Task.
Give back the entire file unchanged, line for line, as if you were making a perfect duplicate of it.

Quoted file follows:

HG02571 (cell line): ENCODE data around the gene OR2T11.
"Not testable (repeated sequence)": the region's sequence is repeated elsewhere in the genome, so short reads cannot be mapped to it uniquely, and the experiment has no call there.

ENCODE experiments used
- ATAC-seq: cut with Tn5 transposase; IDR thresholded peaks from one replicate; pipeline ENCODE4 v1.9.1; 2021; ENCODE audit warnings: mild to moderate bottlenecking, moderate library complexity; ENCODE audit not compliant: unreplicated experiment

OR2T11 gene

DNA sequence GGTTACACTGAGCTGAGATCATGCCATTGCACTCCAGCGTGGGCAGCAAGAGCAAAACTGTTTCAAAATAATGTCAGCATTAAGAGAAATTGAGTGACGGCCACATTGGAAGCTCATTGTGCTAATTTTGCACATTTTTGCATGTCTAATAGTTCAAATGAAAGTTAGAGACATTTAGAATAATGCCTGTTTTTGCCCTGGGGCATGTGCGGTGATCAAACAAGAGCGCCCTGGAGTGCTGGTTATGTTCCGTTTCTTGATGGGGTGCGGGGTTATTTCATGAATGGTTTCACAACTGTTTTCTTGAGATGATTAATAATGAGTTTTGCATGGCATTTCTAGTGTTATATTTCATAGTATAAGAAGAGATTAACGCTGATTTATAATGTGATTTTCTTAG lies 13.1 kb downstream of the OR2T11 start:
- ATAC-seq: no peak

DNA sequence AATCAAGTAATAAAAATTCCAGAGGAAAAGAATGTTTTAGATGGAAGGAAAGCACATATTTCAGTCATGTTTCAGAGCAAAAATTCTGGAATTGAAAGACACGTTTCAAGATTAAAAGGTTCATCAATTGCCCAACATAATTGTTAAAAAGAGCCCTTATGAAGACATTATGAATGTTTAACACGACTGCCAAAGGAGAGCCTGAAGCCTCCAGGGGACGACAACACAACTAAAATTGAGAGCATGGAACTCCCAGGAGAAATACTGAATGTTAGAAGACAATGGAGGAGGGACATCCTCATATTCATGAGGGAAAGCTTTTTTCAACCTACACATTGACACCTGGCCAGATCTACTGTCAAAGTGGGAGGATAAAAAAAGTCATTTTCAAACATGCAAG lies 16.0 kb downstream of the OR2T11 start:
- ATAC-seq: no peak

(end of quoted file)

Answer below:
HG02571 (cell line): ENCODE data around the gene OR2T11.
"Not testable (repeated sequence)": the region's sequence is repeated elsewhere in the genome, so short reads cannot be mapped to it uniquely, and the experiment has no call there.

ENCODE experiments used
- ATAC-seq: cut with Tn5 transposase; IDR thresholded peaks from one replicate; pipeline ENCODE4 v1.9.1; 2021; ENCODE audit warnings: mild to moderate bottlenecking, moderate library complexity; ENCODE audit not compliant: unreplicated experiment

OR2T11 gene

DNA sequence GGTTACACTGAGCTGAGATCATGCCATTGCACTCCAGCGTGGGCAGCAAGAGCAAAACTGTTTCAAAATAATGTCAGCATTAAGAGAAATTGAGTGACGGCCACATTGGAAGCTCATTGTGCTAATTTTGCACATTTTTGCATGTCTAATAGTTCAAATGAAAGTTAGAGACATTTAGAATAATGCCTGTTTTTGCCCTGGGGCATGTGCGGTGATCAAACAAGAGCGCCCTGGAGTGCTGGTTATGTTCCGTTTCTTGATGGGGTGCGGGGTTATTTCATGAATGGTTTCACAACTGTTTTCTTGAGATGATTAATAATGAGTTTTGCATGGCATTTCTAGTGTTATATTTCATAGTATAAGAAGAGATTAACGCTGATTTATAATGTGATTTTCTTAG lies 13.1 kb downstream of the OR2T11 start:
- ATAC-seq: no peak

DNA sequence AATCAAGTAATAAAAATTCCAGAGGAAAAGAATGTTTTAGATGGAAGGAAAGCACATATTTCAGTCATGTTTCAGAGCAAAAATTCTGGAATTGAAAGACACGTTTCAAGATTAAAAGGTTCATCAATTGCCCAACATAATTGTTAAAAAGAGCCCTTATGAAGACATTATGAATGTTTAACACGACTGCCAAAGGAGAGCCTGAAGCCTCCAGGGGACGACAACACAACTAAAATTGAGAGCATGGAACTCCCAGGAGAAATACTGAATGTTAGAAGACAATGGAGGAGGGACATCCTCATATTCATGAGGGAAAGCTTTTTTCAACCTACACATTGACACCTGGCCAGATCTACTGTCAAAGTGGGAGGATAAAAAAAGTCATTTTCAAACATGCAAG lies 16.0 kb downstream of the OR2T11 start:
- ATAC-seq: no peak